We are at a pivotal time in our relatively recent excursions into the world of recanalization therapies for acute ischemic stroke. The use of intravenous thrombolysis has driven changes in stroke management practices worldwide, and has now become the most accepted form of acute stroke therapy.

While this is a simple and pragmatic way to increase recanalization rates and improve outcomes, we are now in the era of a much more sophisticated approach to the most obvious ways of improving stroke outcomes, viz; unblocking arteries. A number of recently completed trials of endovascular devices were to be the next big thing but have all been disappointing in a number of ways.

The Leading Opinion by Hacke and Furlan addresses this issue nicely. I agree with their stance that if data from the clot retrieval trials are examined carefully, important positives can be identified. Particularly, that large carotid T or M1 recanalization done early improves outcomes.

There is no doubt that earlier is better, and trial within later time windows need to be done within the context of an understanding of the status of tissue viability assessed by various imaging parameters. So rather than the results of the recent trials of endovascular therapy being a barrier, they represent an opportunity to design better and bigger trials more likely to produce positive outcomes.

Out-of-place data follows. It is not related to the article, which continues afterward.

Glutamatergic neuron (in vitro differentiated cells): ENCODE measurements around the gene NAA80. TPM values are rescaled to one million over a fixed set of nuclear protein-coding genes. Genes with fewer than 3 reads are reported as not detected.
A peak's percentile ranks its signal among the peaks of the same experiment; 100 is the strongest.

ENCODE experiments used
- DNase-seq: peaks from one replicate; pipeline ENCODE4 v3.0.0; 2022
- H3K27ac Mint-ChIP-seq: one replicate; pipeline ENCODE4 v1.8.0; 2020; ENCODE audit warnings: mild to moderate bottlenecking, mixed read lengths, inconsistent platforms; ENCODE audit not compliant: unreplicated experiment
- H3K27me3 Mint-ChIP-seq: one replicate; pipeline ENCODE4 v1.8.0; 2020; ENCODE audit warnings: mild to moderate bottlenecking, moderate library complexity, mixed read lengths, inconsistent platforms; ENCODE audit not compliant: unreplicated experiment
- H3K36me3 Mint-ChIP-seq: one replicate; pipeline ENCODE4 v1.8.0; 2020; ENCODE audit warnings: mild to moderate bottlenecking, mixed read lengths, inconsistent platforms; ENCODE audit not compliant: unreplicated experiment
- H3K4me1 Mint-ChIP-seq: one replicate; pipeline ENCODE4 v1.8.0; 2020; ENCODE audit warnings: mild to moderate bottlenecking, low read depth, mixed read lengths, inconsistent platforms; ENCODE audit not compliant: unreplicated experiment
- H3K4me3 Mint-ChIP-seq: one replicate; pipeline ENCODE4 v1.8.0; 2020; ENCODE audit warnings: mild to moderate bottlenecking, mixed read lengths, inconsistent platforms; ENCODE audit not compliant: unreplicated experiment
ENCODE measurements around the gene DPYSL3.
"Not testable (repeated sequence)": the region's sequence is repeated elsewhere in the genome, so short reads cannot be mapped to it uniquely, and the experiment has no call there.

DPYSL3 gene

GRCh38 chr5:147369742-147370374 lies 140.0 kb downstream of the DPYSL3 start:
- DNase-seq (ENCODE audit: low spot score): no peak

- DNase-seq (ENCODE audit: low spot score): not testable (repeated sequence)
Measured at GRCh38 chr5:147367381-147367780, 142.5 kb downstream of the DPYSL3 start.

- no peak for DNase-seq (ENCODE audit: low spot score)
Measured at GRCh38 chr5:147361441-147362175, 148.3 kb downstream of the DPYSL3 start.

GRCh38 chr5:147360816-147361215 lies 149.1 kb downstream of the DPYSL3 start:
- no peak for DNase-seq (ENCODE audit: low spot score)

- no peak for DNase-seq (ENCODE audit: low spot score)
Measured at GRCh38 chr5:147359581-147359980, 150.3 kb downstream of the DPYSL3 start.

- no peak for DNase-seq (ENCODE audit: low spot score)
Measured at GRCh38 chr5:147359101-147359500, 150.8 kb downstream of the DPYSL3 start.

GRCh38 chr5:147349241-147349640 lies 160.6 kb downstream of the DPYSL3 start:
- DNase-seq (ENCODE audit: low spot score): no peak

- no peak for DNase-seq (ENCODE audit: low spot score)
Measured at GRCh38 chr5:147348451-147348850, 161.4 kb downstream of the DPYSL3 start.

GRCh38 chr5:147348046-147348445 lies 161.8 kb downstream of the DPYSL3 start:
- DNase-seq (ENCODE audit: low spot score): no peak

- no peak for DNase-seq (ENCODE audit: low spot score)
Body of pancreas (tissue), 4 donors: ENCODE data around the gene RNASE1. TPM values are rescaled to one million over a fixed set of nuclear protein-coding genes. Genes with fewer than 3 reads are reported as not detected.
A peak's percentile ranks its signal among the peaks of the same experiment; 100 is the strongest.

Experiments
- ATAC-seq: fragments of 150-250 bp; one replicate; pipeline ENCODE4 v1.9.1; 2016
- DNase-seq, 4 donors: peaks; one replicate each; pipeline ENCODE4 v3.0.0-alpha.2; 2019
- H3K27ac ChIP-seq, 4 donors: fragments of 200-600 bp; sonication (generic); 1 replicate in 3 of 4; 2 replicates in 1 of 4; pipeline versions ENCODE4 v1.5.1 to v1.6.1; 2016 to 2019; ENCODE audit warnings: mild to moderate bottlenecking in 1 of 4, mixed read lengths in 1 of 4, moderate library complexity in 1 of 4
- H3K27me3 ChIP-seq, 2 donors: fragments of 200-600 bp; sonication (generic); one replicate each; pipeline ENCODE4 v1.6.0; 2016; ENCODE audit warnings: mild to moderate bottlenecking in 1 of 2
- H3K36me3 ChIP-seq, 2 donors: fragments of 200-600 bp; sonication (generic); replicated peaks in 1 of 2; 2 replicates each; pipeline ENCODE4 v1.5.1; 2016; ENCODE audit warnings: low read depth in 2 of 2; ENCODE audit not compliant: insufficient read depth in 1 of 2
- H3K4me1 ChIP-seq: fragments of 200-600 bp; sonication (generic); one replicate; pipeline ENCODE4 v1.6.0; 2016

This edition has a thrombolytic theme with commentary also on the true place of the reversibility of the DWI lesions by Campbell et al., and supported by the findings of Sakamoto et al. Early ischemic diffusion lesion reduction in patients treated with intravenous tissue–plasminogen activator: infrequent, but significantly associated with recanalization showing that only a modest proportion of patients have this imaging feature, and is often reversible. We are also pleased to be publishing the Statistical analysis plan (SAP) for the second INTEnsive blood pressure Reduction in Acute Cerebral haemorrhage Trial (INTERACT2): a large-scale investigation to solve longstanding controversy over the most appropriate management of elevated blood pressure (BP) in the hyperacute phase of intracerebral haemorrhage (ICH), which is a very interesting piece, especially now that the INTERACT 2 results were released at the European Stroke Conference (ESC) in London.

In keeping with our aim to embrace the global world of stroke, we have two interesting Panorama pieces in this edition that make fascinating reading. Stroke care in Central Eastern Europe: current problems and call for action and the Burden of stroke in Estonia.

As stroke care improves in all areas of the globe, sharing experiences such as these is an invaluable lesson for us all.